Crowd-sourced road roughness mapping
Construction and Maintenance Practices
Environmental Process, Natural Resources
Research Idea Scope
The purpose of this study is to demonstrate the use of smartphone sensors for automatically assessing the roughness of pavement and then efficiently managing the pavement network. By developing appropriate mobile applications that “connect” pertinent sensors with PMS severs via the “cloud (virtual space),” a much efficient and effective pavement management system (PMS) can be accomplished. At this initial stage, the proposed study will be focused on the “proof-of-concept.” If verified sufficiently through laboratory and field experiments, this concept will be rigorously tested for the large-scale network-level applications, where road users can simultaneously log and transmit data from different locations using their smartphones. This smartphone based crowdsourcing technology may hold a great promise to significantly improve the current PMS practice. Not only will it reduce the operation cost, but improve the efficiency and effectiveness of PMS, leading to significant savings in expenditure on pavement rehabilitation and maintenance.
Urgency and Payoff
The U.S. faces significant infrastructure challenges. More than 150,000 miles-or 45 percent-of federal highways and major roads in the U.S. are not in good condition, according to the Federal Highway Administration (U.S. Public Interest Research Group, 2010). The American Society of Civil Engineers (ASCE) scored “D” for the US roads in 2017, indicating there have not been enough improvements made so far. (ASCE, 2017). Considered as one of key performance indicators in modern pavement management systems (PMSs), pavement roughness represents both current and future conditions of public roads, and thus it has been widely used to determine and prioritize the maintenance options. Pavement roughness affects both vehicle dynamics and ride quality and is typically quantified with the International Roughness Index (IRI) that is based on vehicle responses such as road meter response, vehicle acceleration, and tire load. The US Department of Transportation (DOT) currently classifies the ride quality of roads into five groups (very good, good, fair, poor, and very poor) according to the IRI values expressed in either inch/mile or cm/km. Currently, most state highway agencies (SHAs) collect pavement roughness data using a field survey vehicle. Also known as a digital road analyzer, this vehicular data collection system costs more than one million dollars to build and needs to be maintained and calibrated every year at varying expenses ranging from $20,000 to $50,000. This data collection vehicle is operated under some data acquisition schemes (range, period and frequency, etc.) depending on the size of the road network and available budget. A previous study showed that the cost of conducting IRI measurements with automated data collection systems ranges from $2.23 to $10.0 per mile, suggesting an estimated annual expenditure of $1.2 million for the state of Georgia considering its 123,546 miles of public roads as of 2011. Because of the high operation costs, few SHAs collect IRI information for the entire or large portions of their roadway network on a yearly basis. Thus, maintenance and rehabilitation decisions are often made based on outdated and fragmented roughness data, yielding less effective implementations of PMS.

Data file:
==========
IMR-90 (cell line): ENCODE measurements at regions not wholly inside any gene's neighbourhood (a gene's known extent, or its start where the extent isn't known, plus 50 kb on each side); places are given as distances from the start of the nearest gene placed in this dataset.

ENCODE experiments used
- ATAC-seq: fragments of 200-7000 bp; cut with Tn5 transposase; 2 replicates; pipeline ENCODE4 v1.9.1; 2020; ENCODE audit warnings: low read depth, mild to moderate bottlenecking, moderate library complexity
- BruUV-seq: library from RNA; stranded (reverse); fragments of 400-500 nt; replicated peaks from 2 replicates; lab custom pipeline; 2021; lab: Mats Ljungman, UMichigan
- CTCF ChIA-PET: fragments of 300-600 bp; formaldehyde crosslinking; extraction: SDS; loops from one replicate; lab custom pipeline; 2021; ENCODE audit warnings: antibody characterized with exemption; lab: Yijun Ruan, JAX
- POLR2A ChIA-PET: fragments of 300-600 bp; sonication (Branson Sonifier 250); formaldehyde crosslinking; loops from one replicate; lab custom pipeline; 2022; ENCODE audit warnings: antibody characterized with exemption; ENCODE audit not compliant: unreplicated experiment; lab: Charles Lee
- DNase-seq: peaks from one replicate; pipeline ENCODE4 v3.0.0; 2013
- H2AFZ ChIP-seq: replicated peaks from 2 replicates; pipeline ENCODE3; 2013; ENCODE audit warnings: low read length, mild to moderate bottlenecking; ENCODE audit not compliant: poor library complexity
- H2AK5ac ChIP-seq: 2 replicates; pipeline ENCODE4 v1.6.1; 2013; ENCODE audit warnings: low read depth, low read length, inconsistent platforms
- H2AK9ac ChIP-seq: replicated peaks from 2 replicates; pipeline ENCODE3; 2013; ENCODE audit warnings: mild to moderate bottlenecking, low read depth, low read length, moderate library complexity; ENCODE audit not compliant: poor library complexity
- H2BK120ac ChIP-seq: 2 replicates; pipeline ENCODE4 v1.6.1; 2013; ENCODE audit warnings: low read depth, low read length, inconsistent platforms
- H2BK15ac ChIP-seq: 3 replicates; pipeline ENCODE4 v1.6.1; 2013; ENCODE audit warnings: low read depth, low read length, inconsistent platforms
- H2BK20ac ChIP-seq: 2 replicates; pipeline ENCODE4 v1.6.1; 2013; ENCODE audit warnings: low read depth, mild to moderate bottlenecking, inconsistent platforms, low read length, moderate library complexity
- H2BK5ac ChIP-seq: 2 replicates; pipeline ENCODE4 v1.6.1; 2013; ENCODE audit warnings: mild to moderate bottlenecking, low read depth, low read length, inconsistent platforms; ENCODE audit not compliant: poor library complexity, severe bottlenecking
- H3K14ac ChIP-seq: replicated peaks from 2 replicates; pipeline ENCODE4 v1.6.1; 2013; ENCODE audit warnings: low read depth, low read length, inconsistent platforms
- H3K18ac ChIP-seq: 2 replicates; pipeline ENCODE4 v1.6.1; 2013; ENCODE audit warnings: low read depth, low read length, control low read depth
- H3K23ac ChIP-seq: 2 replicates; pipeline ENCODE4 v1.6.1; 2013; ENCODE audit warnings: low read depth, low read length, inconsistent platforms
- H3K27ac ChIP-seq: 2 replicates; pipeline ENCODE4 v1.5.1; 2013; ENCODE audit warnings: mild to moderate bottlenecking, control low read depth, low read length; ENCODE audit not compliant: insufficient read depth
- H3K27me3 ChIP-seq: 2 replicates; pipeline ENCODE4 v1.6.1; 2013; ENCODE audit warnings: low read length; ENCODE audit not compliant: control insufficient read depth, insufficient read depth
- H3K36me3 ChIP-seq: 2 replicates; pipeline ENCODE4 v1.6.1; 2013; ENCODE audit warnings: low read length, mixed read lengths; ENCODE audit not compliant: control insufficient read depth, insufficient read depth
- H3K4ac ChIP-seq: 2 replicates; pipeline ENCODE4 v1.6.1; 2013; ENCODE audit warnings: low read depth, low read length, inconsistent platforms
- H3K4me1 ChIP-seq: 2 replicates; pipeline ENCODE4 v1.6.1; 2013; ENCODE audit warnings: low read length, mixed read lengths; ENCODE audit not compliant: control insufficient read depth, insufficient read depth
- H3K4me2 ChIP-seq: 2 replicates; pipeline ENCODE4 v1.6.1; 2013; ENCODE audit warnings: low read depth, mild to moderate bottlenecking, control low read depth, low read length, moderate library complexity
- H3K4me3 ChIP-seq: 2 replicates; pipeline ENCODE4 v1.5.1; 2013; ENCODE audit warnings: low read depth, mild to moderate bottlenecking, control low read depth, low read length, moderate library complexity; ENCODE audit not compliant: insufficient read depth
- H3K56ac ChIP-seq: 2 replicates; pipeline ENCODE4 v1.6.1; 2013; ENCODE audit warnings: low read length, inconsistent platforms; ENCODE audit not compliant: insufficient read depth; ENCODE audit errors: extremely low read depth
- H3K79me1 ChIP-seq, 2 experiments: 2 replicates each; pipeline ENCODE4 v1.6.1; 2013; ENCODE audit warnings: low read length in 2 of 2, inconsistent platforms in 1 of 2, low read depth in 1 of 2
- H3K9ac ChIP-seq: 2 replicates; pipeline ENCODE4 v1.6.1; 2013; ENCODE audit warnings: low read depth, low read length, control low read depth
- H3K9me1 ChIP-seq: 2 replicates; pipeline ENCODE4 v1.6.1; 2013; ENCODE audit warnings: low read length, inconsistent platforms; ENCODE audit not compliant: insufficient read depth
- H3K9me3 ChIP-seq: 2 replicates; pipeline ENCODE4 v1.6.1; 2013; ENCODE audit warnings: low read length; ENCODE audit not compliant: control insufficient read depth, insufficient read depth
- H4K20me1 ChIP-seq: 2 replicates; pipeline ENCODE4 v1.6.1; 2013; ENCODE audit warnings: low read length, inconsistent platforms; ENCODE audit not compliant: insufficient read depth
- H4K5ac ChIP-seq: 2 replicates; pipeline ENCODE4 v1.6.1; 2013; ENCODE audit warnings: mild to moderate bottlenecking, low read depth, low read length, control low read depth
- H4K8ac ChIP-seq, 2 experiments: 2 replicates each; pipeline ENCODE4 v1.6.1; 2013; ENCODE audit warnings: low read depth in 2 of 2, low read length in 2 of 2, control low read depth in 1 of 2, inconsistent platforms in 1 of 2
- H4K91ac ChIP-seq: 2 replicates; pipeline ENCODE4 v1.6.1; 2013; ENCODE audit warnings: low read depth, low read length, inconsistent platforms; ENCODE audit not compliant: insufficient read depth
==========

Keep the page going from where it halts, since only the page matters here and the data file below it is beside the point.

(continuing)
Youngguk Seo GPTRC at Kennesaw State University 6789155496